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The (ISC)² Quantico Chapter always sends meeting reminders and notifications of interest to security professionals.

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Announcements

 Chapter Quantico         

Security Professionals,

$500 scholarship will awarded by the (ISC)2 Quantico Chapter.

$500 scholarship available if you live in the following counties, Quantico, Stafford, Woodbridge, Spotsylvania, King George, Dumfries, Caroline County, Prince William County, Fredericksburg, Manassas, or Manassas Park, VA.  Contact  This email address is being protected from spambots. You need JavaScript enabled to view it. with any questions!

More info.

In July, our speaker will be Terry Gudaitis, PhD
Owner/Principal of Mindstar Security & Profiling, LLC

The topic will be: "The Intersection of Cyber Security and Physical Security"

Short Bio:

Terry Gudaitis is the Owner/Principal of Mindstar Security & Profiling, LLC which specializes in custom cyber security, physical security, and risk management solutions for Family Offices, high net worth persons, and their families.  Terry started her career as a CIA operations officer and behavioral profiler at the Counterterrorism Center.  She left government service to pursue the expansion of profiling techniques as they applied to hackers, online posters, and social media users for the commercial sector. Prior to forming her own firm, Terry was the Vice President and Cyber Intelligence Director at Cyveillance, held senior positions at SAIC, Psynapse Technologies LLC and Global Integrity Corporation. 
 
In addition to her corporate related work, Terry is on the Advisory Board of Mi3 Security, SocialTrendly, and TechnoSecurity; has served on the United States Secret Service Advisory Board for Insider Threat; trained investigators at the National Center for Missing and Exploited Children; and, regularly presents at national and international conferences. Terry is also a featured speaker at the International Spy Museum in Washington, DC. Her latest book, Deception in the Digital Age, will be released in August 2017.

Abstract:

In today's world IT security, cyber security (e.g., social media, apps) and physical security are tightly related and in some cases inseparable.  Security must be highly integrated as people interchangeably use computers, smartphones, tablets, and other devices at home, on travel, and at work.  The landscape becomes further complicated by the proliferation of social media, apps, and “the cloud.”  Risk management and mitigation must take into account the changing technical environment.  Many organizations and people falsely believe that they are safe because they: 1) personally do not use social media; 2) work in secure locations which do not permit wifi, devices, or Internet; or 3) have “best practices” security policies in place.  Some of the contemporary solutions (e.g., 2 factor authentication, fingerprint verification) are not impervious to hackers and adversaries.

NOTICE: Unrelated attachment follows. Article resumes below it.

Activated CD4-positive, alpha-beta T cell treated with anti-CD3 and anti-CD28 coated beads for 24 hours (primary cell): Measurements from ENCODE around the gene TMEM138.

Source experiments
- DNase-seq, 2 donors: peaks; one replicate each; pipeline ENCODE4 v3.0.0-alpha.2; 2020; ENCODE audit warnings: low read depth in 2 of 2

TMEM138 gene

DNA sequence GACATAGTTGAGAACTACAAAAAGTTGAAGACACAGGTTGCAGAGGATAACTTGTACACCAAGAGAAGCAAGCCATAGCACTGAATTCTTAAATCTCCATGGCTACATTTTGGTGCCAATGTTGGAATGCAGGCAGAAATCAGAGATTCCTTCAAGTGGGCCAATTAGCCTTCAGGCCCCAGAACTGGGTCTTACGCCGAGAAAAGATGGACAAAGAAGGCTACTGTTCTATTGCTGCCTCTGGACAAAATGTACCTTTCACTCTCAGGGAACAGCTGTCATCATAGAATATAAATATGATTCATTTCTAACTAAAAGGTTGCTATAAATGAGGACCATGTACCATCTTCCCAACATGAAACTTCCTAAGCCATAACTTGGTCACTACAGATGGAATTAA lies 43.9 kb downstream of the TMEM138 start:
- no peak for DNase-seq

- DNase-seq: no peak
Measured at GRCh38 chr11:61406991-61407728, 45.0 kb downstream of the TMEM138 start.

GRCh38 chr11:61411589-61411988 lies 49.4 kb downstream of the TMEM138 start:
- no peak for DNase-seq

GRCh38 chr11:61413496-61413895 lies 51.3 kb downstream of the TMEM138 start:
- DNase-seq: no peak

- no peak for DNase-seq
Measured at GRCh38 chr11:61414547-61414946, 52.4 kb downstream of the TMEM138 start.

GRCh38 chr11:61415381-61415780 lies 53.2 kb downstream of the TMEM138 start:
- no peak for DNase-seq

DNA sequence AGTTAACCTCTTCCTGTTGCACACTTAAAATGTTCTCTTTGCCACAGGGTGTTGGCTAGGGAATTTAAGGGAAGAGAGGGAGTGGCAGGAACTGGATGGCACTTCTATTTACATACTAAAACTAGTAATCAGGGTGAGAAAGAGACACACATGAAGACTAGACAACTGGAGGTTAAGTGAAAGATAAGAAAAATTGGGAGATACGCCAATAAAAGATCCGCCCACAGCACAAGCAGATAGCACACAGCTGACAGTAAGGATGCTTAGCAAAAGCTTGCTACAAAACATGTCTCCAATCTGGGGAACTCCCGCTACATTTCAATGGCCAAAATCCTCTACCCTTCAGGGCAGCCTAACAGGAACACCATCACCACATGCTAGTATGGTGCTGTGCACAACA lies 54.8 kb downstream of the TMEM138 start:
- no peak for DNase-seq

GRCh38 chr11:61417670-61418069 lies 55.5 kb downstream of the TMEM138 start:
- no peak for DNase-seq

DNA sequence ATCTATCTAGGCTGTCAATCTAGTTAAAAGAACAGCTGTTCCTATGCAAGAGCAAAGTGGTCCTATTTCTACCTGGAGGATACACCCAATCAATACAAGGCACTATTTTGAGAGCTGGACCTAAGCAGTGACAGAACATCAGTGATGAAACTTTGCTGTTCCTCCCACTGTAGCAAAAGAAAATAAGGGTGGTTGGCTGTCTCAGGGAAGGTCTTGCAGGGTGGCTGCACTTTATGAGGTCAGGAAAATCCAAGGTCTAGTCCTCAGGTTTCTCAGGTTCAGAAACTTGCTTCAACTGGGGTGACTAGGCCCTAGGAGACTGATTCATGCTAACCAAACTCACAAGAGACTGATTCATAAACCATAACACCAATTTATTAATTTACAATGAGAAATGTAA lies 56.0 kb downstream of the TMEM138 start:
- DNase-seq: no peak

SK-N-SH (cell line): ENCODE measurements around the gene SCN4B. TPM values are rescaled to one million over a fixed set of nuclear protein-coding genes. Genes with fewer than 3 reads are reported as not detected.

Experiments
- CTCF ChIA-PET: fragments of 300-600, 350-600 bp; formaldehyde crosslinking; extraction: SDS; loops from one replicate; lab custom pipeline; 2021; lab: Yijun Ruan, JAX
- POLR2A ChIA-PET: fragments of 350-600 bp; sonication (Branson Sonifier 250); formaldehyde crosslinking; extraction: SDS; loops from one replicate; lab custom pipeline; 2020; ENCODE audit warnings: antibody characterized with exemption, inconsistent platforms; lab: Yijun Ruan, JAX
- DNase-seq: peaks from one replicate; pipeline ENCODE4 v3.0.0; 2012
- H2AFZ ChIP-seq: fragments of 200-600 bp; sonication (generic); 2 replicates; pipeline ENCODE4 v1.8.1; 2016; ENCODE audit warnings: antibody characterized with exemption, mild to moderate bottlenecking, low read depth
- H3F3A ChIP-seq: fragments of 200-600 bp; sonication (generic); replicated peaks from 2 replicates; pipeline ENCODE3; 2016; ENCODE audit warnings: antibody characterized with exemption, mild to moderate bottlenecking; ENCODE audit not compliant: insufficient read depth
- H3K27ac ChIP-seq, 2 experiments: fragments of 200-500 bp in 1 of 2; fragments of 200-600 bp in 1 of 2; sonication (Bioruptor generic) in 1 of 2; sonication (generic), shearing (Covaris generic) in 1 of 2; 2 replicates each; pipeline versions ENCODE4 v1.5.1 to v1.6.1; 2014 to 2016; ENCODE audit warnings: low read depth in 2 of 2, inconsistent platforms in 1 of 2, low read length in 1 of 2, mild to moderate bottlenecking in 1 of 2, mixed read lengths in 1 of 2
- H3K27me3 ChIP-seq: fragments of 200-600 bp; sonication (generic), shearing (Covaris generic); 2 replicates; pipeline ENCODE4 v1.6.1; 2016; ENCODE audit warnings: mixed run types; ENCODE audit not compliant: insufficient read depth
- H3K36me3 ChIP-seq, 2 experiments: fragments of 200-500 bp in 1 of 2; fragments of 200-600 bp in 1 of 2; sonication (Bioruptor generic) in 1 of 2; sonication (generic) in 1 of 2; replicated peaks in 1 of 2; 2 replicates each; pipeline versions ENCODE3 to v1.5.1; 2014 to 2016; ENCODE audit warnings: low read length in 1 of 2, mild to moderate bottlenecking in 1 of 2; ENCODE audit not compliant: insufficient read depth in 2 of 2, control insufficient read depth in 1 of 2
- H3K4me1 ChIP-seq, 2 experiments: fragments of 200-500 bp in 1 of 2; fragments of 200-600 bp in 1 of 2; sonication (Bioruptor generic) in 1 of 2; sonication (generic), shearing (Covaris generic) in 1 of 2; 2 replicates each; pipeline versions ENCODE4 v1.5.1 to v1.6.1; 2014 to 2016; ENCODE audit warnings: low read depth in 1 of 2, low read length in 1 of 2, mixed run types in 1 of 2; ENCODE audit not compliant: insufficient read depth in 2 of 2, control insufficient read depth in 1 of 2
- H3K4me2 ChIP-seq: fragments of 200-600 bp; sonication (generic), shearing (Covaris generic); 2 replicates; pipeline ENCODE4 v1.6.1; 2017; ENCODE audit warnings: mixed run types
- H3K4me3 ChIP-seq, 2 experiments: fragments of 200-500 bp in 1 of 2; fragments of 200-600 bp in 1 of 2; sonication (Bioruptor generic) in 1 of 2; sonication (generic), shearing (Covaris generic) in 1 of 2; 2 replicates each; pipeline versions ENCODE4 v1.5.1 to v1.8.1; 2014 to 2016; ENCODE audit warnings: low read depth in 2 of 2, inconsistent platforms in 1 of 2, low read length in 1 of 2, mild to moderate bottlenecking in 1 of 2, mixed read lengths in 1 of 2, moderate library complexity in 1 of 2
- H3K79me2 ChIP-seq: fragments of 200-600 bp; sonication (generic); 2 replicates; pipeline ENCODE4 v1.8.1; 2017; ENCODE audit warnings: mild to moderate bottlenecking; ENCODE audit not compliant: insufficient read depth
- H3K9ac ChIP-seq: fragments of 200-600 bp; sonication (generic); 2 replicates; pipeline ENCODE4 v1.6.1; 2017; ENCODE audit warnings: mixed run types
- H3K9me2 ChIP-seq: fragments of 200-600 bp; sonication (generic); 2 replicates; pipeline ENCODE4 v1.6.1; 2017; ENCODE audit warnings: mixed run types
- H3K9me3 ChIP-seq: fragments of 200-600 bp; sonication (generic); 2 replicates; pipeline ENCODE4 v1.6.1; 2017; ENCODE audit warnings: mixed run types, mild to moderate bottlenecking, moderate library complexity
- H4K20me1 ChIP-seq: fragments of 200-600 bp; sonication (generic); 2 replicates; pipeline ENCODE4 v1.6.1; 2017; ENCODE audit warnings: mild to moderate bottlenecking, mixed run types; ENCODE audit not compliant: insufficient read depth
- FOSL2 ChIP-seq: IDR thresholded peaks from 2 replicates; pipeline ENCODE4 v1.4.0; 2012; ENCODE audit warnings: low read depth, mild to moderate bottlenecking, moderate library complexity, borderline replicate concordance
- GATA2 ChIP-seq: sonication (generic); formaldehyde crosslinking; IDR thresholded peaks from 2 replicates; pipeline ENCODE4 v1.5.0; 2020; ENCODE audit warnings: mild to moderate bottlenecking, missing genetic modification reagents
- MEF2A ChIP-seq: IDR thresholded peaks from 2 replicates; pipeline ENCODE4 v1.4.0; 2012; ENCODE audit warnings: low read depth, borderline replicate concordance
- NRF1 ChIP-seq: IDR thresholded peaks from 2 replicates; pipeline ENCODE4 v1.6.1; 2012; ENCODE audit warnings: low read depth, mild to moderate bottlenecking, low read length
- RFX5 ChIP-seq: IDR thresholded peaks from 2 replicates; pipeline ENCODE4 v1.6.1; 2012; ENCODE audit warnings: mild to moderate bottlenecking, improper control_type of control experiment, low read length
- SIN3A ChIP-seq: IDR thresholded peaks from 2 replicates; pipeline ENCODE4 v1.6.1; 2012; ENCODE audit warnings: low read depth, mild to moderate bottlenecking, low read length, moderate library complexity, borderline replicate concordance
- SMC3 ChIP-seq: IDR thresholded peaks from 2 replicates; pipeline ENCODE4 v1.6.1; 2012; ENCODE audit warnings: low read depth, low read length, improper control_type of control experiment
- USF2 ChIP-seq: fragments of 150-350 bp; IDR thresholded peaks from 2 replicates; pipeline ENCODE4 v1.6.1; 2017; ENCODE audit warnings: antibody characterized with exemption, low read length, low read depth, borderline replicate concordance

This presentation will focus on some of the key aspects of technical and device security on physical security.  Several case studies will be provided which outline the very contemporary impacts, results, and consequences of incidents.  Recommendations will be provided on how to better secure yourself at home and at work. 

 

 

 

In June, our speaker was Amy Savino, who presented remotely. The topic was "The Missed Opportunity of Higher Education in CyberSecurity Workforce Development"

Short Bio:

Amy Savino has worked in the educational technology industry for close to 10 years.  Her current focus is building educational solutions at Cengage that help students get jobs in the cybersecurity, networking, and information technology space.  Cengage is a proud CompTIA partner and encourages student certification so they can continue to grow in their computing careers.  Amy earned her Leadership & Management Graduate Certificate from the University of Maryland University College (UMUC), and a Bachelor of Arts in English from Siena College in Loudonville, New York.

Abstract:

We are all keenly aware of the cybersecurity labor shortage. How are education programs addressing this with their students? This session will be two-fold; we will explore the disconnect between higher education and what federal employers need in this industry, and we will also examine what key institutions are excelling at when building their cyber programs. Our research findings show that teaching based on Bloom’s Taxonomy level learning is most effective; starting with foundational level learning using lab simulations and building upon that knowledge through live virtual machine labs. We will discuss how to leverage these findings into cultivating the optimal next generation of cybersecurity workforce talent.

 

 

 

 

Our Monthly meeting May 17th, at 6:00 pm. was canceled due to a scheduling conflict.

Our speaker, Robert Sipes, will reschedule and present "Discussion on Aligning RMF & FIAR Requirements" hopefully in September.

Short Bio:

Mr. Sipes has over 30 years of experience in Cybersecurity, Intelligence Operations, technical education, and management.  Mr. Sipes has supported the Army CERT, DoD-CERT, DHS, and a host of other Federal organizations in various information security and risk management capacities. 
Mr. Sipes has been a stand-in instructor at Security University, invited as a Guest Lecturer at John Hopkins, as well as a former member of the Germanna Community College Adjunct Faculty teaching courses in the fields of Information Technology and Management.